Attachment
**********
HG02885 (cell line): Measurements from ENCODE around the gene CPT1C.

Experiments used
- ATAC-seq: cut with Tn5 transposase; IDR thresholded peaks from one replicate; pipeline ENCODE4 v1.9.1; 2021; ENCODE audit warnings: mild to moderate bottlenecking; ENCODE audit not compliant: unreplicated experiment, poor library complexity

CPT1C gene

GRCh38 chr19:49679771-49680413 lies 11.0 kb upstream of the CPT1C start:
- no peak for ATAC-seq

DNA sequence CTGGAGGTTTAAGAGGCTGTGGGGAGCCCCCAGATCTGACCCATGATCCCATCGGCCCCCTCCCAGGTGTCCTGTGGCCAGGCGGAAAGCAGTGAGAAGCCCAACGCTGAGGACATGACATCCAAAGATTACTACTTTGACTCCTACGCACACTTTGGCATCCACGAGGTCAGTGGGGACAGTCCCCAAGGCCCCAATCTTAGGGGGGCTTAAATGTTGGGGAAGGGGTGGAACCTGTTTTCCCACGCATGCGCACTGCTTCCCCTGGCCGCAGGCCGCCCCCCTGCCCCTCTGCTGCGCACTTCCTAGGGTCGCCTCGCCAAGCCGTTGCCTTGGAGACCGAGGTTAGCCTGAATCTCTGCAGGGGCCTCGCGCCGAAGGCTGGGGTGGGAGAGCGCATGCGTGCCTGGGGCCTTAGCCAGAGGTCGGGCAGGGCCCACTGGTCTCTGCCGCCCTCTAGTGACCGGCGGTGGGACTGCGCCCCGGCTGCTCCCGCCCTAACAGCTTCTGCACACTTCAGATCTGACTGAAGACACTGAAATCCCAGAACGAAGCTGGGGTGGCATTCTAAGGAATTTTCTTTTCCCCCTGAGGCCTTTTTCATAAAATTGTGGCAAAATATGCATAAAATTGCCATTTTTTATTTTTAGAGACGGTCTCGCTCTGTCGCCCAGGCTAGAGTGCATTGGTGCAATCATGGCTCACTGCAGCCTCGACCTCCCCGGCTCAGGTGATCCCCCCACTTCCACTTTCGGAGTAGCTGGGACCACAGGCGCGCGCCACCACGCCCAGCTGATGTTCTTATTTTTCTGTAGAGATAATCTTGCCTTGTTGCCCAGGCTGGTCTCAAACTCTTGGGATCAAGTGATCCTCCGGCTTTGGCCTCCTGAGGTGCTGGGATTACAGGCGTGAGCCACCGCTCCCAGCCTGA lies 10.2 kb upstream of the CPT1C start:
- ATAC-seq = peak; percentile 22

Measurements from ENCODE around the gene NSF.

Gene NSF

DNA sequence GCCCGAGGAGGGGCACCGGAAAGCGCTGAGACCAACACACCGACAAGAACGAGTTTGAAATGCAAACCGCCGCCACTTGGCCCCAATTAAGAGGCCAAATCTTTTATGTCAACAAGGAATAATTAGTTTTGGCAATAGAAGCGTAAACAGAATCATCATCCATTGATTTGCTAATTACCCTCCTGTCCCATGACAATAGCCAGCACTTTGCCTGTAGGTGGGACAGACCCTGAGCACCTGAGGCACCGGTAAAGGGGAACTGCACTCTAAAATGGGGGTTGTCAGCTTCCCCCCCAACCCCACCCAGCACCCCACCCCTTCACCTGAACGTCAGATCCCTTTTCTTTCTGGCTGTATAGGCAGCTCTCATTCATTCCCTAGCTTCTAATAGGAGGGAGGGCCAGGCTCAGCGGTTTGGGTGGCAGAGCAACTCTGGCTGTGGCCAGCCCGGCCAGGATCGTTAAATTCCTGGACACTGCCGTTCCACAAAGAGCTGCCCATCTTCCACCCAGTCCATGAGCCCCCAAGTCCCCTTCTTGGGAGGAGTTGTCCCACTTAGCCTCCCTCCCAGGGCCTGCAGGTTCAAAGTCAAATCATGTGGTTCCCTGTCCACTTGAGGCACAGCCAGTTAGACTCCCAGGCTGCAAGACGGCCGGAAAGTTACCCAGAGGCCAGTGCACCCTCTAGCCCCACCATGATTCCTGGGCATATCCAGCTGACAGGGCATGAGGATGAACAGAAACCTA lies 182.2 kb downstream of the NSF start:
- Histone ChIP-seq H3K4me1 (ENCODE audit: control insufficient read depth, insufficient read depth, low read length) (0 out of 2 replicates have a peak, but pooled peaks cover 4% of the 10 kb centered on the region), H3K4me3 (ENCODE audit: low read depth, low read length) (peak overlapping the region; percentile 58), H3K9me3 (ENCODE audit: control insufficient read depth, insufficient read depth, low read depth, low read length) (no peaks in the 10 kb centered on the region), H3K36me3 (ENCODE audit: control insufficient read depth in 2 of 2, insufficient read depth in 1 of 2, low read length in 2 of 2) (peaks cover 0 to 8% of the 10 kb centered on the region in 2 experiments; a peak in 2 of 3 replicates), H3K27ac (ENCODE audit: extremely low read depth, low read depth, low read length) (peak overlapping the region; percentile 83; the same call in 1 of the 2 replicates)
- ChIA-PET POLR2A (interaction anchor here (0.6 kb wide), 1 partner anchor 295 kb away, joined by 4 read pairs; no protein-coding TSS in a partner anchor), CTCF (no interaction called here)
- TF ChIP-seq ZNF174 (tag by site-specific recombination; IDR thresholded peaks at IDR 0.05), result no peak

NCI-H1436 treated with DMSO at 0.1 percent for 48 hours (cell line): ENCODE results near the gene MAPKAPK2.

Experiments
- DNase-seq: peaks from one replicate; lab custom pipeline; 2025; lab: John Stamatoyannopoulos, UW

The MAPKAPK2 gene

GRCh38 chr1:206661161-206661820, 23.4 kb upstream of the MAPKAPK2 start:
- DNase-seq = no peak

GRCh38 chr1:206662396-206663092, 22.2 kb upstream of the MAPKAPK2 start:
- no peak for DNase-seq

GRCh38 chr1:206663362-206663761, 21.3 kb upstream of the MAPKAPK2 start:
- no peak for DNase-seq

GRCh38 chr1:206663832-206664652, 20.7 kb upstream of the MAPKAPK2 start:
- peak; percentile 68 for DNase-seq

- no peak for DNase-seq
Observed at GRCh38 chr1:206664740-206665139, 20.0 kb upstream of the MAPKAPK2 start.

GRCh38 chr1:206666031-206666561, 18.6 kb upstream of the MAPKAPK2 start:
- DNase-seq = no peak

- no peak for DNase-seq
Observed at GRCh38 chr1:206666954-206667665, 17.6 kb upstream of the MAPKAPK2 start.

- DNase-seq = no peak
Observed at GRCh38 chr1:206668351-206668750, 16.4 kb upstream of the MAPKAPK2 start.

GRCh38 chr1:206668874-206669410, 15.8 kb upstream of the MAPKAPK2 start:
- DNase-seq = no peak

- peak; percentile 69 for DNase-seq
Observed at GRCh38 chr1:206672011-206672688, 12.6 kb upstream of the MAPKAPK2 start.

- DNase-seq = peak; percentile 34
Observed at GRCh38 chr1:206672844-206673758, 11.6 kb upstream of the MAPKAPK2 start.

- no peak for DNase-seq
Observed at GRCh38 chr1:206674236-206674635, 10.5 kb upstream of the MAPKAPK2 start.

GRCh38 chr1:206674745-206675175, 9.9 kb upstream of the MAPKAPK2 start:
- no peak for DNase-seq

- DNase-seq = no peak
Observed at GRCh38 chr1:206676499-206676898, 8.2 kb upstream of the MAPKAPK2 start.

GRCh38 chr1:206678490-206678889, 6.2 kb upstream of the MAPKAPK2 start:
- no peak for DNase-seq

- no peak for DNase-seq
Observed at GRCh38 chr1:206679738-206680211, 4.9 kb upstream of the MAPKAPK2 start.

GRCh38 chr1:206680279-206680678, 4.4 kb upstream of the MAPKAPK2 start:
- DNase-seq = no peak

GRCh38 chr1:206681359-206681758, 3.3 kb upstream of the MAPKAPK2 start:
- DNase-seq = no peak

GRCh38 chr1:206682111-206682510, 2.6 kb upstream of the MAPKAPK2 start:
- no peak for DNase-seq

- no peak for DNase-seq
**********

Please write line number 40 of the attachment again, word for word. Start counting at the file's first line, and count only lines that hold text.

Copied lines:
Observed at GRCh38 chr1:206672844-206673758, 11.6 kb upstream of the MAPKAPK2 start.